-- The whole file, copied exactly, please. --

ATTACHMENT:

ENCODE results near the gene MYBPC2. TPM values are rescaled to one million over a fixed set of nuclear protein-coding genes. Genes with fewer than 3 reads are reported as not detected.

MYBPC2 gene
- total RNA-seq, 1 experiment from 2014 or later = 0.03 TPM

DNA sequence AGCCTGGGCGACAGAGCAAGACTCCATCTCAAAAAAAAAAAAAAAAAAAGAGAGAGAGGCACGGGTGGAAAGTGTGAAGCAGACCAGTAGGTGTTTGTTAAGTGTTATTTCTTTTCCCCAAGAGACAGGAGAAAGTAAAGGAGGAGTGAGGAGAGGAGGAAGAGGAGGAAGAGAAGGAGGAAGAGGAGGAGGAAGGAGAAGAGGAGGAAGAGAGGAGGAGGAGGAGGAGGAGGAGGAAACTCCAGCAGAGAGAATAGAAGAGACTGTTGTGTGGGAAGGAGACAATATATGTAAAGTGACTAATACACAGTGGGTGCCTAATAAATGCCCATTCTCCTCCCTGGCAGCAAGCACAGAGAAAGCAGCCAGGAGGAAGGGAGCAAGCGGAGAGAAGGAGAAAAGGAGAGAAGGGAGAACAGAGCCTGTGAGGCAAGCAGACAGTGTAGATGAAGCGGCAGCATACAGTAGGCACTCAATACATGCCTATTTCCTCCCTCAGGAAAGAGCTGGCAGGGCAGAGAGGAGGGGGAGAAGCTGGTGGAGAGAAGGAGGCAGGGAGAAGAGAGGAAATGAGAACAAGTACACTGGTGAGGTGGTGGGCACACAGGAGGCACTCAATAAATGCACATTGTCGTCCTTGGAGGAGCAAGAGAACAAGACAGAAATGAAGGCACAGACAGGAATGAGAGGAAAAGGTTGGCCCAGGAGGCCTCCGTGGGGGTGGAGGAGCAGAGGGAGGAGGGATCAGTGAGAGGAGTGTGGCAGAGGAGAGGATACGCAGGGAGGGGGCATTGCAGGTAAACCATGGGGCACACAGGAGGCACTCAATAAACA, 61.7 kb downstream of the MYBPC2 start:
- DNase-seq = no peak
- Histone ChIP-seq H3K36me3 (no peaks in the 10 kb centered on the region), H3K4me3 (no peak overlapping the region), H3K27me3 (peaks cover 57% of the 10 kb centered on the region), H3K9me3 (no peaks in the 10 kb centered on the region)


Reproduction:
ENCODE results near the gene MYBPC2. TPM values are rescaled to one million over a fixed set of nuclear protein-coding genes. Genes with fewer than 3 reads are reported as not detected.

MYBPC2 gene
- total RNA-seq, 1 experiment from 2014 or later = 0.03 TPM

DNA sequence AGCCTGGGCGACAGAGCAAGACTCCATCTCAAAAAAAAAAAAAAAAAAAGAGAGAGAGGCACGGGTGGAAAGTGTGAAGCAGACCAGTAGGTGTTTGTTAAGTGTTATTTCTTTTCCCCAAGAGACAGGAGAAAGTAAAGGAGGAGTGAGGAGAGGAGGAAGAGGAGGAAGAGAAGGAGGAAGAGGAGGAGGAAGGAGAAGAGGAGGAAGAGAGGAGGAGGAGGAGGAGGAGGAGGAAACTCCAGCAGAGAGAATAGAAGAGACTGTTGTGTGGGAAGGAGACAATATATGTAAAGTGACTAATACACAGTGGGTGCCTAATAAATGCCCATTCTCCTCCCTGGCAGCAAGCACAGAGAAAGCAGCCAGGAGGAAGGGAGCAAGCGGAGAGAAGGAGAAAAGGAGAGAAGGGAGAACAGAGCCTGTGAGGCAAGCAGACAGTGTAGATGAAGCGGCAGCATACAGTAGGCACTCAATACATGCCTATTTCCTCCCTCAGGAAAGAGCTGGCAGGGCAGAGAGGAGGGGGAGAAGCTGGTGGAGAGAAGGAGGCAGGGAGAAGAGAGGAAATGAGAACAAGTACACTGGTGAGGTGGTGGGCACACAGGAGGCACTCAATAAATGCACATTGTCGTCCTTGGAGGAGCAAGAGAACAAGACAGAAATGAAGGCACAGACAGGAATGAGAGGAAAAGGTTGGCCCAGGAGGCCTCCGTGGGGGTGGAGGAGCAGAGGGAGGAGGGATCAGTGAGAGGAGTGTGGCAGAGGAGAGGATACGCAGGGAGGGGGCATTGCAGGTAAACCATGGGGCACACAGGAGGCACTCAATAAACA, 61.7 kb downstream of the MYBPC2 start:
- DNase-seq = no peak
- Histone ChIP-seq H3K36me3 (no peaks in the 10 kb centered on the region), H3K4me3 (no peak overlapping the region), H3K27me3 (peaks cover 57% of the 10 kb centered on the region), H3K9me3 (no peaks in the 10 kb centered on the region)